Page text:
Ramin Bahrani’s filmography is one strongly driven by stories about people struggling to stay above water, maybe characters you pass on the street but never think much about. From his early films including Man Push Cart and Chop Chop to larger-canvas productions like At Any Price and the stunning 99 Homes, social issues and just mere survival in an uncaring society are at the forefront. And that continues with perhaps his most ambitious work yet, The White Tiger.
This one has been percolating in his head for a long time as it was adapted from a Booker Prize-winning novel by his friend and former classmate Aravind Adiga. He even saw many drafts of it before it was published in 2008, and his name is on the dedication page. So it seems fated that if a film version were to be made, Bahrani would be the one to do it.
The sprawling epic, with first-person voice-over narration from its protagonist Balram (Adarsh Gourav), is set in India, particularly where this poor villager who grew up with every expectation he would spend his life in servitude. It is just the way it is. He manages to escape working in gross surroundings in dirty kitchens when he lands a job as chauffeur to new masters from a wealthy family, Ashok (Rajkummar Rao), and his American wife, Pinky (Priyanka Chopra-Jonas, who is also a producer), just back from the States. The work gives Balram exposure to a different world, with swanky hotel surroundings far from what he knew — though he still is meant to sleep in the parking garage. The first half of the film often is quite funny and lighter, sharply satiric too, but the tone changes fairly dramatically in the second half when a betrayal leads to Balram turning the tables, becoming a pot-bellied master himself and sinking to the most devious of schemes to climb the ladder.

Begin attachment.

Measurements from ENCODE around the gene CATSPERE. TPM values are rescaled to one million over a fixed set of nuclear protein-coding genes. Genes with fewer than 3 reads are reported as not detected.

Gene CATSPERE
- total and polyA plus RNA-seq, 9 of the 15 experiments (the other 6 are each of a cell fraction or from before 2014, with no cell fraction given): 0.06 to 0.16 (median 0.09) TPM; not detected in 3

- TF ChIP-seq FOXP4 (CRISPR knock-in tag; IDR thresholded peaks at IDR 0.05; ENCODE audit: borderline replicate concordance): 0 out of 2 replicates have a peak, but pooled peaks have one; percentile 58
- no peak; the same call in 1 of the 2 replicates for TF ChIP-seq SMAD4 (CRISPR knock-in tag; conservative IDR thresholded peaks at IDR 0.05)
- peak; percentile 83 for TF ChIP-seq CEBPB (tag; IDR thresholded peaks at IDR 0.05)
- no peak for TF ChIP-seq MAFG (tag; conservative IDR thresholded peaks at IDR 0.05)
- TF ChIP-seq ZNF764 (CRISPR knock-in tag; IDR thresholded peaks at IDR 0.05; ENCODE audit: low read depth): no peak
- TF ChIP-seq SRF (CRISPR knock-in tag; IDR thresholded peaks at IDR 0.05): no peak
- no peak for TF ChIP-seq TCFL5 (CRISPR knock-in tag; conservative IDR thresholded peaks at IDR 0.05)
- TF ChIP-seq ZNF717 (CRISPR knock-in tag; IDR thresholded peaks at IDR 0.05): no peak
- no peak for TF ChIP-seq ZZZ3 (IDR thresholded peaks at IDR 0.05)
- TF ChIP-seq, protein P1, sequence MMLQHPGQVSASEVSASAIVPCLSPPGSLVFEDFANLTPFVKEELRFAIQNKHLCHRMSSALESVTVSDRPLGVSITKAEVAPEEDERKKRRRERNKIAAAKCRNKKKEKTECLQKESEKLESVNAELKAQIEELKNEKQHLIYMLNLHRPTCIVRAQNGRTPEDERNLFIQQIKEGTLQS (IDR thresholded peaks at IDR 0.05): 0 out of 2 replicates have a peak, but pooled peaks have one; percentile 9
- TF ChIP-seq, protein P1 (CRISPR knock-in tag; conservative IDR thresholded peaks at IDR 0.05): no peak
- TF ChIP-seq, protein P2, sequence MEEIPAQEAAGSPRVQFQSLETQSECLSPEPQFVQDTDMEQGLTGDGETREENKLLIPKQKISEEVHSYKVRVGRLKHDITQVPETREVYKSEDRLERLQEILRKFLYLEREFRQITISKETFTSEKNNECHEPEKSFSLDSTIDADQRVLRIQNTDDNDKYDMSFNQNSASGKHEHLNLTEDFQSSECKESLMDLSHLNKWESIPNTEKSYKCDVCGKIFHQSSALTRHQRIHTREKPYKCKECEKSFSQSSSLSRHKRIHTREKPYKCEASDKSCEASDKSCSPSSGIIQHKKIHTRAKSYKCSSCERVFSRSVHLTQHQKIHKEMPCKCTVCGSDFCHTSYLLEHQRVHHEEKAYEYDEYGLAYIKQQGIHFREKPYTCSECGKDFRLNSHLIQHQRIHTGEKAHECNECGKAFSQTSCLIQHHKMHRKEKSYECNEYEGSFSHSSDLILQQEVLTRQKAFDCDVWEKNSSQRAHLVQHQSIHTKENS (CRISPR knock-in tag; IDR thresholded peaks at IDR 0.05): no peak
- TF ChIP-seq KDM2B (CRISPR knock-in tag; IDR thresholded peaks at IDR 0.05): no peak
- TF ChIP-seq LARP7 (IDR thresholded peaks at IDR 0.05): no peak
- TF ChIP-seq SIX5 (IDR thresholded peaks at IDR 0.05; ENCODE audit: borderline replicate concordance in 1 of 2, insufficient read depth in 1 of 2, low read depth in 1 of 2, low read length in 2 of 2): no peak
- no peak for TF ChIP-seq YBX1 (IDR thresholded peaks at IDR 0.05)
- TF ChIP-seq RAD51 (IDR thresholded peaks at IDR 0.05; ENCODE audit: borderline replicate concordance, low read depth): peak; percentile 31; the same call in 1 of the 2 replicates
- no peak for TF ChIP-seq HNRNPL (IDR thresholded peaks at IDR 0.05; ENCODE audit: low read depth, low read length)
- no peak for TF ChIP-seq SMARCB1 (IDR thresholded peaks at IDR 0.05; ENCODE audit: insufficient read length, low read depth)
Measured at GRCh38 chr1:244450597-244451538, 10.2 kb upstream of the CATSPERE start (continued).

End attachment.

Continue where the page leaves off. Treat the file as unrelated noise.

We have seen success stories coming out of poor villages in India before, most recently in Dev Patel movies like Slumdog Millionaire or even Lion, but those are loaded with the kind of heart Bahrani steers clear of in a movie that cuts much more sharply to the bone. It works because the director deftly manages to keep the tonal shift on track and credible, sets it in 2007-10 at a time of key change, and also owes much to the performance of largely unknown Gourav, who I promise you will not be unknown after this film hits the global reach of Netflix on Friday (as long as viewers surfing the menu don’t confuse it with the streamer’s notorious Tiger King).
Bahrani weaves the story from the outside in, using authentic locations and local actors who hit the perfect notes for this darkish commentary on India’s caste system. By letting Balram tell his own story in exceptionally well-written narration, the film actually feels — intentionally — closer in style to Scorsese’s Goodfellas than any modern Bollywood production. The influence clearly is there, but it really works to keep us engaged in Balram’s unique journey all the way. The production values are first-rate, particularly Italian cinematographer Paolo Carnera’s camera work, the offbeat musical choices and expert editing for a film with about 200 scenes. It has a flavor all its own, and Bahrani seems to have a personal investment in doing Adiga’s creation justice on the big screen. He does it. Check out my video review with scenes from the film at the link above.
Do you plan to see The White Tiger? Let us know what you think.
Subscribe to Deadline Breaking News Alerts and keep your inbox happy.